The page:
10 Questions with Artist Shawanda Corbett Ahead of Her Performance At The COS x Serpentine Park Nights

In some ways, being an emerging artist has never been easier. More so than ever before, there are ways of putting yourself out there without necessarily interacting with the status quo. You don’t need the backing of a big gallery or a renowned art critic at your opening – there is enough space (both physical and digital) for everyone to show their work. However, this all-access approach can also cause high levels of saturation, with talented individuals struggling to separate themselves from the pack. Taking both sides of the story on board, Serpentine Galleries have been growing a platform for new art since 2002. Experimental, interdisciplinary, multimedia –  the Serpentine Park Nights are the artsy version of the outdoors summer cinemas. In the heart of Hyde Park and throughout the whole season, eight international artists will have an opportunity to present their practice on one Friday night. For the seventh year, Serpentine are teaming up with COS on hosting the event which has previously seen the likes of Telfar Clemens, Wolfgang Clemens and Ai Weiwei. This year’s Serpentine pavilion was designed by award-winning architect Junya Ishigami and will serve as the backdrop for the performances and installations. Precious Okoyomon, Jakob Kudsk Steensen, Shawanda Corbett, Kiko Kostadinov, Klein, Leilah Weinraub, 1010 Benja SL and Cecilia Vicuña are all on the line-up for the 2019 Serpentine Park Nights. While Okomoyon and Kudsk Steensen already gave their all, the next one on the bill is Shawanda Corbett.

Hailing from the deep south of Mississippi but currently based in Oxford (where she is doing a PhD), Corbett’s interdisciplinary practice combines contemporary ceramic techniques and cyborg theory, questioning the idea of a complete human body. Born without legs and one arm, she uses her perspective as a disabled woman of colour through movement and dance. The upcoming performance at the Serpentine Park Nights is Blackbird in Mississippi, which draws parallels between a slave’s voyages on the underground railroad and her own journey for rehabilitation. For this occasion, she collaborated with choreographer Albert Corbett who enabled her to respond to the performance space through a live inner dialogue. What can we expect on next Friday, July 26th? “Privilege of movement, evolution of music, and moments of silence,” she tells us. Ahead of the upcoming show, we asked Corbett 10 questions which will allow you to get the know the person behind the art. 

Dino Bonacic: When did you realise you were an artist?

Shawanda Corbett: I have always felt a purpose in the arts, but what confirmed that purpose to me was when I did a commissioned performance for Deptford X [last year]. I do my best to try to connect with everyone on a human level, but it is a humbling experience to get the opportunity to connect with other people of colour.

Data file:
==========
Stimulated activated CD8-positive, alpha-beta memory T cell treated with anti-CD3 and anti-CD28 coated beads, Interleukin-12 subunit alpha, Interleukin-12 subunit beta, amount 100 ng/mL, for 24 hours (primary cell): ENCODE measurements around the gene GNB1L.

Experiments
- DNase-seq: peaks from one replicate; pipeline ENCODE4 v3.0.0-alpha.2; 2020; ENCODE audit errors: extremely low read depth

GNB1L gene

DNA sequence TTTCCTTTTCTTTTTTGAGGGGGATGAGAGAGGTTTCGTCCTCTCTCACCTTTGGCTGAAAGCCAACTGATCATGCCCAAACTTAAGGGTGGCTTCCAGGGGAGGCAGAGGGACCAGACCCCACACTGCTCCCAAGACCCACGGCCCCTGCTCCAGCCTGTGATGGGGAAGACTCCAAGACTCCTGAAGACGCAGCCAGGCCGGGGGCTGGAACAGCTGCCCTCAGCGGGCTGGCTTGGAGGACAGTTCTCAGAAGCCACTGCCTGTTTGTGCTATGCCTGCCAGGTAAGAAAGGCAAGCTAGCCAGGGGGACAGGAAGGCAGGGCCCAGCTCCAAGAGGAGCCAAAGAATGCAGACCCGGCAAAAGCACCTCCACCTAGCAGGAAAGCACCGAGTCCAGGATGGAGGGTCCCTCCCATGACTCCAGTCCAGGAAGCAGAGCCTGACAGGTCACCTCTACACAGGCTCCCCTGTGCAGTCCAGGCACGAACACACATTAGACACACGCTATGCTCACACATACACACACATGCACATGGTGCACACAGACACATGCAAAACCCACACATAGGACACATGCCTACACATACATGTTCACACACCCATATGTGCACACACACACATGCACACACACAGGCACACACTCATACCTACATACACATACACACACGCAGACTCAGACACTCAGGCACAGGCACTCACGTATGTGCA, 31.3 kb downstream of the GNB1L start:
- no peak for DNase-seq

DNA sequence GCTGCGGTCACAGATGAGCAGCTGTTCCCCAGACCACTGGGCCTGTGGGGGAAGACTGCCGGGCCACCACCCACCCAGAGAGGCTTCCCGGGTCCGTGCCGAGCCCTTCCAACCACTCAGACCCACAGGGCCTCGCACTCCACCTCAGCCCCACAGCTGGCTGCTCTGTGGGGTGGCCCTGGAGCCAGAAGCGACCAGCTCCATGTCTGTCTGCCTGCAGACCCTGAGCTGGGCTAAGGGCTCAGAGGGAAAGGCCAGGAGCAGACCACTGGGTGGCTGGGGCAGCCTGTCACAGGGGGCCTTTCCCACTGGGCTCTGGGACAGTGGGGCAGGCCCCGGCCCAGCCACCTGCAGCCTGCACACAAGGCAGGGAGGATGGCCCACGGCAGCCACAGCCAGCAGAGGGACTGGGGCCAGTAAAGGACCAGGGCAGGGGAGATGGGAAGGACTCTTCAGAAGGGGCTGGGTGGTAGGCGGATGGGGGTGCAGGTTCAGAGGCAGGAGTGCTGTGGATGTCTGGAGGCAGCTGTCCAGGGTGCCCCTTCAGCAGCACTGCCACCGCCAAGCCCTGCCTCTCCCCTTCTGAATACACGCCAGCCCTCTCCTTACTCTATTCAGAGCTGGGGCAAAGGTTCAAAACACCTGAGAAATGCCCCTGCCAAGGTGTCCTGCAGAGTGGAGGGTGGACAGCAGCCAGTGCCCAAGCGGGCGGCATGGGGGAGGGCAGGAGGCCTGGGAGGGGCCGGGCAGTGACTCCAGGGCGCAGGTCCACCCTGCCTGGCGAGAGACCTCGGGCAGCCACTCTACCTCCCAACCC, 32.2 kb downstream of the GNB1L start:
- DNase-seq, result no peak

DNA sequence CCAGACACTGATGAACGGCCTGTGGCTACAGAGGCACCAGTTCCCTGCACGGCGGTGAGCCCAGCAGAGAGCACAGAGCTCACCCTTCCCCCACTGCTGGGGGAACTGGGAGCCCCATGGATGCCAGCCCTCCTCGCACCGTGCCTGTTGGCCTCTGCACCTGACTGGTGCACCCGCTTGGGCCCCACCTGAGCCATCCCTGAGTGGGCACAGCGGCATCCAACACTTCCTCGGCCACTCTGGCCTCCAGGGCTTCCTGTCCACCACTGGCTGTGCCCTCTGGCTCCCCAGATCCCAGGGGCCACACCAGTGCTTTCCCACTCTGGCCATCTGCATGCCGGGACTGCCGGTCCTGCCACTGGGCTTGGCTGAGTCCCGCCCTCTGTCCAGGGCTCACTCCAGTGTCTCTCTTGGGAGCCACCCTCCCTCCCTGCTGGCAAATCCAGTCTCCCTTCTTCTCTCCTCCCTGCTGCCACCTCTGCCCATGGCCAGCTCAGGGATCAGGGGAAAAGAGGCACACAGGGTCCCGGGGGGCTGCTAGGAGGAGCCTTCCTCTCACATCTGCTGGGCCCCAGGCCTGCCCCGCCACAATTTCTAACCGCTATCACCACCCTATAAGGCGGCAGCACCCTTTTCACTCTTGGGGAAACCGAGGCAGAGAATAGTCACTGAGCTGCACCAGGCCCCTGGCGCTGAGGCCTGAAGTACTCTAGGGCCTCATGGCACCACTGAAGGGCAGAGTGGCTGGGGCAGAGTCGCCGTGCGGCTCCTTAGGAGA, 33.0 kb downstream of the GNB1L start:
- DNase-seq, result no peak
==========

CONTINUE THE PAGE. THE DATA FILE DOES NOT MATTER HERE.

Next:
DB: Where do you find your inspiration?

SC: I find inspiration in music (jazz, blues, and classical), early 20th Century African American dance theatre and dancers, theatre performances, films, challenge my perspective through dialogue with people in all walks of life, and staying present in reality.

DB: What’s the one song that will always get you dancing?

SC: I’ll Take You There by The Staple Singers

DB: What’s the best piece of advice you’ve ever been given?

SC: Get to know who you are, both good and bad. This advice is very simple but it is significant at any stage of your life. Morals change and perspectives change all the time, so it is important to know what that is.

DB: What’s the best part about being an American living in UK?

SC: There are more variety of opportunities for early career artists.

DB: If you could change anything about the world, what would it be?

SC: The level of empathy we all have for one another.

DB: If you were to reenact the famous pottery scene in Ghost, who would you love to do it with?

SC: Lupita Nyong’o, because it would not be that serious. I imagine it would definitely be comical.

DB: How do you describe your practice?

SC: My practice is an extension of my personality.

SC: Early in the morning or late at night? 

SC: I will have to say both for different reasons. Early in the morning, my mind is clear and I am most relaxed to work on the pottery wheel and write. Late at night, I am clearing my mind with dancing and working on performances.

DB: What’s the best film you’ve seen in the past year?

SC: Suspiria, the 2018 remake.

Shawanda Corbett’s performance ‘Blackbird in Mississippi’ will take place at the Serpentine Pavilion on July 26th. Book tickets online.


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